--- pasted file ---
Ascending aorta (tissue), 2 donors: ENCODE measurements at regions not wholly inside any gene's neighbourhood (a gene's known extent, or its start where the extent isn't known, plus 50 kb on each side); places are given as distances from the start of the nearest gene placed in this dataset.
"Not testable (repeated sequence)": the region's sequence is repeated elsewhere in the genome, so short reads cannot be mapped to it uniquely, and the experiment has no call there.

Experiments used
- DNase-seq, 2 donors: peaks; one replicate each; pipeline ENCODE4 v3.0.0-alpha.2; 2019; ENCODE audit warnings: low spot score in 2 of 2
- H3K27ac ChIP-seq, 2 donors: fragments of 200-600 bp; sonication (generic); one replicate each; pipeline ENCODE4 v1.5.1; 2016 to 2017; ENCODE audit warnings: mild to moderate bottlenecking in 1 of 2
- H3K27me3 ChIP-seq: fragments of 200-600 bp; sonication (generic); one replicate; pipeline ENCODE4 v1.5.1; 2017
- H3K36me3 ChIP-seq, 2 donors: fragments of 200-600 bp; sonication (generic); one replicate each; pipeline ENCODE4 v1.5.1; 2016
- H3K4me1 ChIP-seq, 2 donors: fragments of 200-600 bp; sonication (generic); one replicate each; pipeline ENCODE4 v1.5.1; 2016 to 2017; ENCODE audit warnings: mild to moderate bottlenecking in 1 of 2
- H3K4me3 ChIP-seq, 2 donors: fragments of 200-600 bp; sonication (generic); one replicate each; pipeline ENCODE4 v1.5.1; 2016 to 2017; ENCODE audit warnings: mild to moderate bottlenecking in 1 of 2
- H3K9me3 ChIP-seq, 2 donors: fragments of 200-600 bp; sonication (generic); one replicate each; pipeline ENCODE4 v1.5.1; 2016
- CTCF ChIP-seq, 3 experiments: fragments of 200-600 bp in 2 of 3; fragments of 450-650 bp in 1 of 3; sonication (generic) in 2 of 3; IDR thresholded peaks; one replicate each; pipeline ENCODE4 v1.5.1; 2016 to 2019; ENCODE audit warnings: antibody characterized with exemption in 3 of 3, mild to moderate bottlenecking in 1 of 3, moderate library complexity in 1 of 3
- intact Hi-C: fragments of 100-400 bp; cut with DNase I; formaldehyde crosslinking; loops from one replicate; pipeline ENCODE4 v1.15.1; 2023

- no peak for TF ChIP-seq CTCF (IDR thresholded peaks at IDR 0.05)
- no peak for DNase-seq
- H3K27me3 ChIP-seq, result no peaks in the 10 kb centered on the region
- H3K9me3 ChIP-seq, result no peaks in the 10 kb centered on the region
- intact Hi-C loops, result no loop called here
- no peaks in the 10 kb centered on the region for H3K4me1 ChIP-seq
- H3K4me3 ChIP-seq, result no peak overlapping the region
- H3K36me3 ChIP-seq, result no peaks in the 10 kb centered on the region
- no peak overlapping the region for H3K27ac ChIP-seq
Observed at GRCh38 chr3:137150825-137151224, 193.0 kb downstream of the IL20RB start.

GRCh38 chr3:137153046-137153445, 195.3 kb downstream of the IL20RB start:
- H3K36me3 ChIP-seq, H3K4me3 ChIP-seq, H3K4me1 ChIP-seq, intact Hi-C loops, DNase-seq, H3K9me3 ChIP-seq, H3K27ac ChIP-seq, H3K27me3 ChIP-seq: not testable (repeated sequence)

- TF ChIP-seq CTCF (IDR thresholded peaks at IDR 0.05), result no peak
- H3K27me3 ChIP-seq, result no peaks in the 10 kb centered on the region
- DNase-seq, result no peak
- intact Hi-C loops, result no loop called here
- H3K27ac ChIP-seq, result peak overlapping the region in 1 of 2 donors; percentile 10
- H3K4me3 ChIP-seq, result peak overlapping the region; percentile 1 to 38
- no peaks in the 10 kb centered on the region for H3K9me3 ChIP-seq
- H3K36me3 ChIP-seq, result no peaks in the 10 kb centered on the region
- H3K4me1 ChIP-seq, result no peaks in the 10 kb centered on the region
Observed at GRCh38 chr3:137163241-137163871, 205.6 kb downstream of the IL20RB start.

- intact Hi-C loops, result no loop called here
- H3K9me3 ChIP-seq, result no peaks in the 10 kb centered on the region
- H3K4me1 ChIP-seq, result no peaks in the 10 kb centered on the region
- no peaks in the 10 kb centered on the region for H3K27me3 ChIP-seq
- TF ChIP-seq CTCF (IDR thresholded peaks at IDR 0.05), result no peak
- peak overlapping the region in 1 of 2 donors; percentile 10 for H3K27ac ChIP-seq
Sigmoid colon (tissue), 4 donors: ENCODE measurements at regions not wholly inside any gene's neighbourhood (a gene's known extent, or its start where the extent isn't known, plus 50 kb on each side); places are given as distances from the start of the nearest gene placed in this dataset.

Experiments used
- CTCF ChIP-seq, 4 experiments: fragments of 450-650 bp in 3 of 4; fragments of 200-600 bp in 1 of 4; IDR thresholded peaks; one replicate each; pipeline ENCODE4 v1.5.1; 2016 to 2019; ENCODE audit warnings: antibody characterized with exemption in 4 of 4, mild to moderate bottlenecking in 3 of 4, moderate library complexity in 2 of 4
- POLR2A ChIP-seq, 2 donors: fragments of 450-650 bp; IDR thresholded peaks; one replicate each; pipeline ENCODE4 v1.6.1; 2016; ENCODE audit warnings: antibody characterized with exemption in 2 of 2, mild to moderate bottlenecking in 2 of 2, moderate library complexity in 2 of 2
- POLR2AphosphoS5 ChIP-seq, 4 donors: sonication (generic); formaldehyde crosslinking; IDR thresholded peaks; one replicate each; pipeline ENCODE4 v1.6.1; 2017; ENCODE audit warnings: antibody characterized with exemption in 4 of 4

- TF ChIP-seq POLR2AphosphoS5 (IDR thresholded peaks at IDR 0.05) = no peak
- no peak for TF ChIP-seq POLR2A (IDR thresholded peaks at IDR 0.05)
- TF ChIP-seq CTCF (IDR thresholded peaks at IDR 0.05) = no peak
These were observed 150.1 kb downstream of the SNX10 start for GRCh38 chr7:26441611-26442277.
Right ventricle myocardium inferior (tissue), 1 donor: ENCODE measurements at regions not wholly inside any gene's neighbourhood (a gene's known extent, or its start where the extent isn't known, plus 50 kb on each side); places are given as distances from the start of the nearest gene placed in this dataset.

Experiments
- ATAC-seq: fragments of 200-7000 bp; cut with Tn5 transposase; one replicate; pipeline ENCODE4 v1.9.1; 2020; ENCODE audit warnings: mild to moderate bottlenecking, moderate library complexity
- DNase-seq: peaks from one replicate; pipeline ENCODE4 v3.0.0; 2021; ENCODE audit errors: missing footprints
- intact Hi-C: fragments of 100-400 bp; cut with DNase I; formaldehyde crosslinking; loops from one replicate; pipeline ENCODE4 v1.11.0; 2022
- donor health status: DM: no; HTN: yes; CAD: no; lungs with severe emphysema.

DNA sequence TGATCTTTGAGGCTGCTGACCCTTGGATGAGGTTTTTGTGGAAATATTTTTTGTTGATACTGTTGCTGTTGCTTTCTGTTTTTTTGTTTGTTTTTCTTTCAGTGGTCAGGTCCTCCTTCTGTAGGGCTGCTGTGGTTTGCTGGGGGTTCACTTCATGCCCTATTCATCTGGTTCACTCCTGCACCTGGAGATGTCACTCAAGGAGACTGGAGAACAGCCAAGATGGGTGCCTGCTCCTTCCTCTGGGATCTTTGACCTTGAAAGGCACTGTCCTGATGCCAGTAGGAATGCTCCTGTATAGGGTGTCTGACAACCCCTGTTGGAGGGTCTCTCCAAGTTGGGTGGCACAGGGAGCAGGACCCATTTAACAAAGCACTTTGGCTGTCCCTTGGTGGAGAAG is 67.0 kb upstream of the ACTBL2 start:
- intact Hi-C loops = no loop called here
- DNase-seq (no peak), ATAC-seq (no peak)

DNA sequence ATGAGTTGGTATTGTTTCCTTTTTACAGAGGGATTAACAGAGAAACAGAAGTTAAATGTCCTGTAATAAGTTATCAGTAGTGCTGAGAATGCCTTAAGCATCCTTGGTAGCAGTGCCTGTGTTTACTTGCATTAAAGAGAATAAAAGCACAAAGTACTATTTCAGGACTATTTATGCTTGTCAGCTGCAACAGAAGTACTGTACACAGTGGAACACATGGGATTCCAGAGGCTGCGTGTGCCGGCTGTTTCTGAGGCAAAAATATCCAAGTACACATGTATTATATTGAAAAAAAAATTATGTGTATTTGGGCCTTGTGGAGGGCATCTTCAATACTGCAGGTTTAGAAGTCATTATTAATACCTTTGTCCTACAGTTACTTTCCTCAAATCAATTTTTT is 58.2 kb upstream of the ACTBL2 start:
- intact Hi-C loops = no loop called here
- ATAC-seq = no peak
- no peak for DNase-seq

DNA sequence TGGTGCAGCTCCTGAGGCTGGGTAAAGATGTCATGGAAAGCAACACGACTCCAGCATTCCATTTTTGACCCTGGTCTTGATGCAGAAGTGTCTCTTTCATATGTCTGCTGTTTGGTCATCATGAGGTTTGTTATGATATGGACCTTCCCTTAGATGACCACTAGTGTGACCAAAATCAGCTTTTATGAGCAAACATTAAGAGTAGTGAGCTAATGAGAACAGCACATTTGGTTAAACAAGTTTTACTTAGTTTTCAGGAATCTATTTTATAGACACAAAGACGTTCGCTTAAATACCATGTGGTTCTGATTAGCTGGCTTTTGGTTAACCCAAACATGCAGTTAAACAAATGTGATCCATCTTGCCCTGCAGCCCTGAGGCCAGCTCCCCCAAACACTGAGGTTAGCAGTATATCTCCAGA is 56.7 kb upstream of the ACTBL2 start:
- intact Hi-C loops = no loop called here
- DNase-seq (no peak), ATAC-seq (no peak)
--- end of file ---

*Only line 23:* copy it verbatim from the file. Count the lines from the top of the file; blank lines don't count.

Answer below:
GRCh38 chr3:137153046-137153445, 195.3 kb downstream of the IL20RB start: